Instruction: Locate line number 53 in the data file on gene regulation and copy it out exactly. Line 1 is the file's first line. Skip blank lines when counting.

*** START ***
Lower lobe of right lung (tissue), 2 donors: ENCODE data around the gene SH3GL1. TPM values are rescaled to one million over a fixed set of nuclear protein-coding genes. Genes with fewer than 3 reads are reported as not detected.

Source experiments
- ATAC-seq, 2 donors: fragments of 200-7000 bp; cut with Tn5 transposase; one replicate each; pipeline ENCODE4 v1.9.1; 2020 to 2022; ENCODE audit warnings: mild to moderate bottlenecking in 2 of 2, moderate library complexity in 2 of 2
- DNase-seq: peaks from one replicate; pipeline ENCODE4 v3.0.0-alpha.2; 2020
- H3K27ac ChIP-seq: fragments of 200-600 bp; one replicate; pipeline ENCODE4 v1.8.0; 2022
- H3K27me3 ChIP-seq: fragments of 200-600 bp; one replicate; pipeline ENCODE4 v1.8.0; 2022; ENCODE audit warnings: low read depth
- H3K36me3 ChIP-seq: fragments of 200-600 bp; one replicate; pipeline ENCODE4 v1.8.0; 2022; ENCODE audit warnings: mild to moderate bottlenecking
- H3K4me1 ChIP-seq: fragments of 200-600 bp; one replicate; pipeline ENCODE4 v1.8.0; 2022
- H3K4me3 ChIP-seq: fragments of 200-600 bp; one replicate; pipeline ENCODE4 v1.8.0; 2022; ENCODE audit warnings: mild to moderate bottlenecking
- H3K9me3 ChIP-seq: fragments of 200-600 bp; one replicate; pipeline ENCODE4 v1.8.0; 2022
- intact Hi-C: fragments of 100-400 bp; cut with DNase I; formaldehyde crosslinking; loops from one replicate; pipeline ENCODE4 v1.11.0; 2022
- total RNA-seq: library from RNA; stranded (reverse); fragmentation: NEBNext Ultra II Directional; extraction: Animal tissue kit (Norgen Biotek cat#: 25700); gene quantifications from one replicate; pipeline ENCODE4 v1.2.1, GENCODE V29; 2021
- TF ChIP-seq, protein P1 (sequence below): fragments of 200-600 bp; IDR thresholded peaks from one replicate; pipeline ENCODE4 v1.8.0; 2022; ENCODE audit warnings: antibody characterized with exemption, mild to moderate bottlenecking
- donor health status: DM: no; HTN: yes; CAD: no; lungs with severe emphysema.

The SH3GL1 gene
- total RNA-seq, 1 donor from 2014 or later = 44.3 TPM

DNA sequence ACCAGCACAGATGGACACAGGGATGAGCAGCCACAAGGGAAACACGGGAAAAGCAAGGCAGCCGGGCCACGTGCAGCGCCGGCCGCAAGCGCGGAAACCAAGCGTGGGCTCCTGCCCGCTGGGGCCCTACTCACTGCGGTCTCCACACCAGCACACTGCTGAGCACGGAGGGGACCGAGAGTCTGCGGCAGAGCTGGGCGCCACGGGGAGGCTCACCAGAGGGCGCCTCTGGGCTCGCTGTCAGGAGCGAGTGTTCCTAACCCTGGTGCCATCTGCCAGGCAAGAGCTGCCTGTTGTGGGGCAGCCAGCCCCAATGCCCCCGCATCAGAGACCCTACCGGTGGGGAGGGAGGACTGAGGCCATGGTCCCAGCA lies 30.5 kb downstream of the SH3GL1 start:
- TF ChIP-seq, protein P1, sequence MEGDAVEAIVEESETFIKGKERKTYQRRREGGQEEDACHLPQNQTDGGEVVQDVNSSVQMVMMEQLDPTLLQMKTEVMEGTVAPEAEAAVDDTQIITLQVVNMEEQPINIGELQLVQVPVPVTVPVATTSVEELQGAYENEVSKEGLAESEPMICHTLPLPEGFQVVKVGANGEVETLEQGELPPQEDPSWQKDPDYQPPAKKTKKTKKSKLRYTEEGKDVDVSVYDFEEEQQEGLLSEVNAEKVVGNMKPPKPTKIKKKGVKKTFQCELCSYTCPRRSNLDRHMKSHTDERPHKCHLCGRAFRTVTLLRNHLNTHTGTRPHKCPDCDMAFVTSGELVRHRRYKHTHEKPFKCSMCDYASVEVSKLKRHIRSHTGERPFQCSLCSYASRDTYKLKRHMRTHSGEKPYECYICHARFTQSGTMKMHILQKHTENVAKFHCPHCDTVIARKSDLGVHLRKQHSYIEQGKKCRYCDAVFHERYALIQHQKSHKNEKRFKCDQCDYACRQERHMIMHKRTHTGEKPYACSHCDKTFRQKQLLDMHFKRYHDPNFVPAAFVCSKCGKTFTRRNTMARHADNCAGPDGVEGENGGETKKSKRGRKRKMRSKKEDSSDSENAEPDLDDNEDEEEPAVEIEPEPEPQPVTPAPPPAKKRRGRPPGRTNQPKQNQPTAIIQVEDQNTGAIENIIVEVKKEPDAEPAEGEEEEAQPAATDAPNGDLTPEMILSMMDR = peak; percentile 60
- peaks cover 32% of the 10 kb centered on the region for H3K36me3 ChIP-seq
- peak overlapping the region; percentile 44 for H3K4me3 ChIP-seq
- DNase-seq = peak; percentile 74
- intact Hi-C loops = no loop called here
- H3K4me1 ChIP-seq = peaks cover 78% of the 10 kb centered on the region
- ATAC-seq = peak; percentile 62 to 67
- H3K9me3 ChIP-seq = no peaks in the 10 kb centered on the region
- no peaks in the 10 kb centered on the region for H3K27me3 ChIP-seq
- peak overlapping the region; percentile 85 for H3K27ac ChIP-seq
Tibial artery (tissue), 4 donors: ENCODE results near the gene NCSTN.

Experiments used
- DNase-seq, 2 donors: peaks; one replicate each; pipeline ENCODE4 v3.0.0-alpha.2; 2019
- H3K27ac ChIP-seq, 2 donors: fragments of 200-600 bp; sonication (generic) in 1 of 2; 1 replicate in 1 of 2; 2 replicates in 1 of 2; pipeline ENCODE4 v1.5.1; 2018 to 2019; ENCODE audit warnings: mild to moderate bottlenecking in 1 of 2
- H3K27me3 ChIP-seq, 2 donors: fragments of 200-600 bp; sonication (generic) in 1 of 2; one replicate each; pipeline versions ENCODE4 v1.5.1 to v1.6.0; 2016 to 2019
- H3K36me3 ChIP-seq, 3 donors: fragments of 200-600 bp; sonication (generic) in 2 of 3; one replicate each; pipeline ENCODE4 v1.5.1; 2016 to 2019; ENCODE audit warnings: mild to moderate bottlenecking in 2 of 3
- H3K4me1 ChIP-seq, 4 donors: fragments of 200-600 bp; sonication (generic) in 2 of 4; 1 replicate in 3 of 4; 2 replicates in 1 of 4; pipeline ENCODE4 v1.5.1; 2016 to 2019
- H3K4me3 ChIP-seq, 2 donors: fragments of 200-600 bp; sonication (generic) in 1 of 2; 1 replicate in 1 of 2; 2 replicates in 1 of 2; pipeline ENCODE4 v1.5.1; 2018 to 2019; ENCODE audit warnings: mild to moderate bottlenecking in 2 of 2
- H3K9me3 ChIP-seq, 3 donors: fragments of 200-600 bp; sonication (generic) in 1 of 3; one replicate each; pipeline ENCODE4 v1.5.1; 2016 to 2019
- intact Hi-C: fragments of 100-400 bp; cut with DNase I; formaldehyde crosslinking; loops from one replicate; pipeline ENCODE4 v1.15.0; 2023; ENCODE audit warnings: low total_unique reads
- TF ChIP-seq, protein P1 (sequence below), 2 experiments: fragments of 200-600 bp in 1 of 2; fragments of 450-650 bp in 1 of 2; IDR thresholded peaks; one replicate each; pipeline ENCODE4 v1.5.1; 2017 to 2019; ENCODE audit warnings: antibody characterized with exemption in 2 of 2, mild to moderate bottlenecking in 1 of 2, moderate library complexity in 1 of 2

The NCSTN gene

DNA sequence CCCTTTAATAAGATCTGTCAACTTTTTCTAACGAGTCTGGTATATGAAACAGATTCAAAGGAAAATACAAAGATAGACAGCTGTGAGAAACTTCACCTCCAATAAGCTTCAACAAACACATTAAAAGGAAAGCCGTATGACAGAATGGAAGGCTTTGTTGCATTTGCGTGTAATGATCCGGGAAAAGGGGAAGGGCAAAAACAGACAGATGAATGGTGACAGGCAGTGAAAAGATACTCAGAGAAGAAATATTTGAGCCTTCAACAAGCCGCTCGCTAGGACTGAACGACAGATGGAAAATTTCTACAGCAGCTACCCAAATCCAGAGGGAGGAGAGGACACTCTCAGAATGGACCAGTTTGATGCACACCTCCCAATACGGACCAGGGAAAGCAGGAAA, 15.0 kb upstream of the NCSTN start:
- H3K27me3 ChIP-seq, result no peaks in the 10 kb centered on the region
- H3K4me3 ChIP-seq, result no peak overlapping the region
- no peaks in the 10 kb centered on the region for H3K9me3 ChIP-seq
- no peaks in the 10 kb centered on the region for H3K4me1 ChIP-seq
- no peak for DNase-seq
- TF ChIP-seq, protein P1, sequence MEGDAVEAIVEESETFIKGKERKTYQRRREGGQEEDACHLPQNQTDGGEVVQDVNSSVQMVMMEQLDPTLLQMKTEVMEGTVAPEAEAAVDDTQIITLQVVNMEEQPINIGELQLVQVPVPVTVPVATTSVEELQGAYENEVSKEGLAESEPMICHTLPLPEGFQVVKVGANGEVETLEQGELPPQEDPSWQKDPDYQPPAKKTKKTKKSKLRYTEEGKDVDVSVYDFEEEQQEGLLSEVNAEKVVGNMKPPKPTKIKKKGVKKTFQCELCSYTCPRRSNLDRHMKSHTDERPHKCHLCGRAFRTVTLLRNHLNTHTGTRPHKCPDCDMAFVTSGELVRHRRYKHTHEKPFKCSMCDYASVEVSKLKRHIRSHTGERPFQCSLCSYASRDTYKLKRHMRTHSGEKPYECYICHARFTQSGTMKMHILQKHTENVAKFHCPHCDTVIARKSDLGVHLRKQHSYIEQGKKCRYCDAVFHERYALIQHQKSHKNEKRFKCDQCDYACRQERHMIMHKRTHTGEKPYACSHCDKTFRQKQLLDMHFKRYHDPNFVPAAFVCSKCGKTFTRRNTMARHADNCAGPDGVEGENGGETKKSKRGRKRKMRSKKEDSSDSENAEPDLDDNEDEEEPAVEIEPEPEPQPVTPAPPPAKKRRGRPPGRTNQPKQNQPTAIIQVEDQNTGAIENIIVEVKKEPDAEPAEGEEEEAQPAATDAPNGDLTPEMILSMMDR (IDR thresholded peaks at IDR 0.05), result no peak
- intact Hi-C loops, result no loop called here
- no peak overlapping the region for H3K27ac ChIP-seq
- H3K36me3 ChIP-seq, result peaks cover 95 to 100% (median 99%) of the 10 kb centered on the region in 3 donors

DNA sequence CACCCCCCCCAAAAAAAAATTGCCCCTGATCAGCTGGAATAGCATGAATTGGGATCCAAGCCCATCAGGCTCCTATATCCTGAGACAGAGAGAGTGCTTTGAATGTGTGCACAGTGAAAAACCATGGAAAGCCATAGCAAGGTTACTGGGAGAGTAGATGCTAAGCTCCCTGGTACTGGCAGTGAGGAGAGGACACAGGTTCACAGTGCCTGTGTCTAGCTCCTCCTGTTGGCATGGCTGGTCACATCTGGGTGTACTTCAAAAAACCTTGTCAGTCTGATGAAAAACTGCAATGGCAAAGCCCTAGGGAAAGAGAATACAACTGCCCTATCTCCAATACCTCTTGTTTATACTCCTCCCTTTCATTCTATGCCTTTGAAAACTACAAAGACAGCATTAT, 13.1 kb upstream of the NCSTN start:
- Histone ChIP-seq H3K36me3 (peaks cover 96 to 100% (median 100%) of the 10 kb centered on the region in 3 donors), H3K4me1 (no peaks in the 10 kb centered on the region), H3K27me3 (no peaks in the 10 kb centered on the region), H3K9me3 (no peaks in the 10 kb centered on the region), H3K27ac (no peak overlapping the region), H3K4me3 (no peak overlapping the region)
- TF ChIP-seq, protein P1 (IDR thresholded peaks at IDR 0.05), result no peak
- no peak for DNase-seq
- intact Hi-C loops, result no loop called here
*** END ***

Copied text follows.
- no peak for DNase-seq